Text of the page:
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In Her Majesty's service: How UK reportedly pushes anti-Russian propaganda in EU

In Her Majesty's service: How UK reportedly pushes anti-Russian propaganda in EU
The Integrity Initiative claims to be a group fighting back against 'Russian misinformation,' but leaked files show a clandestine network of influencers that manipulate European politics with the British government's backing.

Formed in 2015, the Integrity Initiative (II) was set up by the UK-based Institute for Statecraft – a national security think tank – to "reveal and combat propaganda and disinformation." But think-tanks like the Atlantic Council have been picking through RT articles and monitoring Twitter for what they deem is "wrongthink" for some time now. What's different about this one?

Well, according to documents leaked online this month, the II is more than just a network of like-minded neoliberals. It's a large-scale "information service", whose influencers are drawn from political, military, academic, and journalistic communities, and answer to the British government.

Also on rt.com EU-wide ‘anti-Russian psy-ops’ program confirms UK govt funding, Anonymous denies leak

The setup

A project proposal form, signed off on by the British Foreign and Commonwealth Office, details the extent of the operation. First, a network of friendly journalists, experts, and think tanks was established across Europe.

'Clusters' of II influencers liaise with experts, and these leaders in turn reportedly answer to a contact within their country's British embassy. Hackers who leaked the file and claim to be Anonymous (though a major Anonymous account has denied the claim) say the use of contacts in British embassies shows that "Britain uses plausible excuse to create a global system of information influence and political interference into affairs of other countries."

Clusters, not cells

Spies during the Cold War were organized in cells. The II's influencers are instead reportedly organized in 'clusters', which are active in ten countries: Spain, France, Germany, Italy, Greece, The Netherlands, Lithuania, Norway, Serbia and Montenegro, as listed in the documents.

Similar clusters are reportedly planned in more than 20 other countries, including countries in the Middle East and North Africa, as well as the USA.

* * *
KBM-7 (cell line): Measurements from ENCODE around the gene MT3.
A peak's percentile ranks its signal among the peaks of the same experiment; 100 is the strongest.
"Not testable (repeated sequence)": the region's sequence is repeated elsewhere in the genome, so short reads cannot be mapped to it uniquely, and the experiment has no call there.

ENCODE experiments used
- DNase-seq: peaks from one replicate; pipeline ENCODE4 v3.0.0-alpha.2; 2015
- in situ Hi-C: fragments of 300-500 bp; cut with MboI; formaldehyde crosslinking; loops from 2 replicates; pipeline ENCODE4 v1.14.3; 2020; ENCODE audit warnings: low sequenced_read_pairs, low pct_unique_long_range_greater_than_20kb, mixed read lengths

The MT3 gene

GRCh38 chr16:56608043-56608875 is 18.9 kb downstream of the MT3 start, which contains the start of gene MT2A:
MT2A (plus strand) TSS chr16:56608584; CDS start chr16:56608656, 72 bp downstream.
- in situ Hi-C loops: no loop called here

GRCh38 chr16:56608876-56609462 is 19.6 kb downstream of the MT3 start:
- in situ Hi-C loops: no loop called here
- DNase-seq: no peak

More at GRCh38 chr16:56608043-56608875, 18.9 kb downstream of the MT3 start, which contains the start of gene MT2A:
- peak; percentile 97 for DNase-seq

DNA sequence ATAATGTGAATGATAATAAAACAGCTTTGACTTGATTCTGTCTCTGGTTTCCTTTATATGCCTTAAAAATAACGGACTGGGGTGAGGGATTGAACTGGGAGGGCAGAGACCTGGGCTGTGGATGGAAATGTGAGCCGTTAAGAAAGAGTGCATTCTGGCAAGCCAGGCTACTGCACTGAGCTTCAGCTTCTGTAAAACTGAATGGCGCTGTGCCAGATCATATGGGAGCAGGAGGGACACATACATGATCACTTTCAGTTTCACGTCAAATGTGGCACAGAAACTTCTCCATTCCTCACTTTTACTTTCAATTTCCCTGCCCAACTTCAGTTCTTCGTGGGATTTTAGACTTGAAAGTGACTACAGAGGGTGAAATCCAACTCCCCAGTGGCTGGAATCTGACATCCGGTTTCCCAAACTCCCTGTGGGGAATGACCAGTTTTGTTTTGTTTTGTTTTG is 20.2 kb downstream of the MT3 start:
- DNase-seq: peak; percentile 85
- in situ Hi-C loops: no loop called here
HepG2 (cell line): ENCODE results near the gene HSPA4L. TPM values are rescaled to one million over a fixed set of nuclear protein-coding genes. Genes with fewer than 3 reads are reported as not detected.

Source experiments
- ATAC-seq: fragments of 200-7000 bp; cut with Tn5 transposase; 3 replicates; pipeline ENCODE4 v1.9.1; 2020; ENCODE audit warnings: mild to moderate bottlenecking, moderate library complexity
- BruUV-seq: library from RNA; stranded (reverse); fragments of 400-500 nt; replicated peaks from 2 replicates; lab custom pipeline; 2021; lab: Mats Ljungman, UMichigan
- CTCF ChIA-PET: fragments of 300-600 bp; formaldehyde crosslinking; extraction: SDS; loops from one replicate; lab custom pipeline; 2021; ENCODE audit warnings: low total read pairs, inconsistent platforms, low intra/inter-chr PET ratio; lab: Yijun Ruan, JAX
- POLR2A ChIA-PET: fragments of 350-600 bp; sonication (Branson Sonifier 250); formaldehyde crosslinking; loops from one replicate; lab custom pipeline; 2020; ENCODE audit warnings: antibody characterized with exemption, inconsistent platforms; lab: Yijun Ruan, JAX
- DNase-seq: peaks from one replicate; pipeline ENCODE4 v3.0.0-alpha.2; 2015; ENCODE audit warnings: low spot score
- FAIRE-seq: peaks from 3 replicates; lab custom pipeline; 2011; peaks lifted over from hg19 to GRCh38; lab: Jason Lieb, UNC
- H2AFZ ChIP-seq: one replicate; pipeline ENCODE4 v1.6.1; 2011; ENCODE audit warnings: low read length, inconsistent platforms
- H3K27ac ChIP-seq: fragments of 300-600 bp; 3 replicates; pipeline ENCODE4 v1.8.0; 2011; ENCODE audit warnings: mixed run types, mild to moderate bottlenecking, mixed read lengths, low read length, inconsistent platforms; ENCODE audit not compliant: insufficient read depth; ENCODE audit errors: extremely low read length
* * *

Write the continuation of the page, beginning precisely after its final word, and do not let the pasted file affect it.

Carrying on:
Funding

To do this, the II asked for £480,625 ($611,783) from the British government in 2017, and had a total yearly budget of just under two million pounds ($2.5mn) this year, the leak suggests. This funding was provided by NATO, the Lithuanian Ministry of Defense, the US State Department, the Smith Richardson Foundation, a handful of German businesspeople, and Facebook.

Hiding in plain sight

The operatives are not Jason Bourne-style secret agents, skulking in the shadows. Rather they're well-known journalists, academics and public figures, many of whom are open about their anti-Russian views. Contacted by Bellingcat, the people on the list said that they "attended some event" and then were put on II roaster.

RT has also reached out to some of the people named in the clusters. In a statement to the channel, Edward Lucas said that the documents prove nothing and he was not paid by the Institute for Statecraft, but he supports their work.

"I have not been paid by the Institute. But I applaud their work in dealing with the Chekist regime's pernicious information and influence operations," the journalist wrote. He added that it is better to investigate what he called "real Russophobia," accusing the Russian government of "looting" the nation, "bullying neighboring countries and murdering its critics."

Meanwhile, Stephen Blank, Senior Fellow at the American Foreign Policy Council, called the leak "utter nonsense."

Influencers

In establishing a presence, the clusters were tasked with finding friendly, anti-Kremlin faces. These contacts would work as influencers, spreading the message that Russia was not to be trusted.

According to the leaked papers, in France, the team made contact with officers in the French military and installed a member in the renowned Sorbonne University. In the Netherlands, the Dutch Ministry of Defense was contacted, and a conference was held. In Lithuania, members linked up with the Lithuanian Armed Forces and a university in Kaunas. In Italy, Spain, and Greece, cluster members anonymously provided information to journalists as a means of steering conversation.

In Belgium, a research network was set up at the Free University of Brussels, with the aim of creating a "discrete network" of think tanks that would introduce the topic of Russian misinformation back in their home countries.

How do we know the docs are real deal?

So far, the II on Monday confirmed receiving funding from the British government, but was careful to neither confirm nor deny anything said in the materials, even the sums mentioned.

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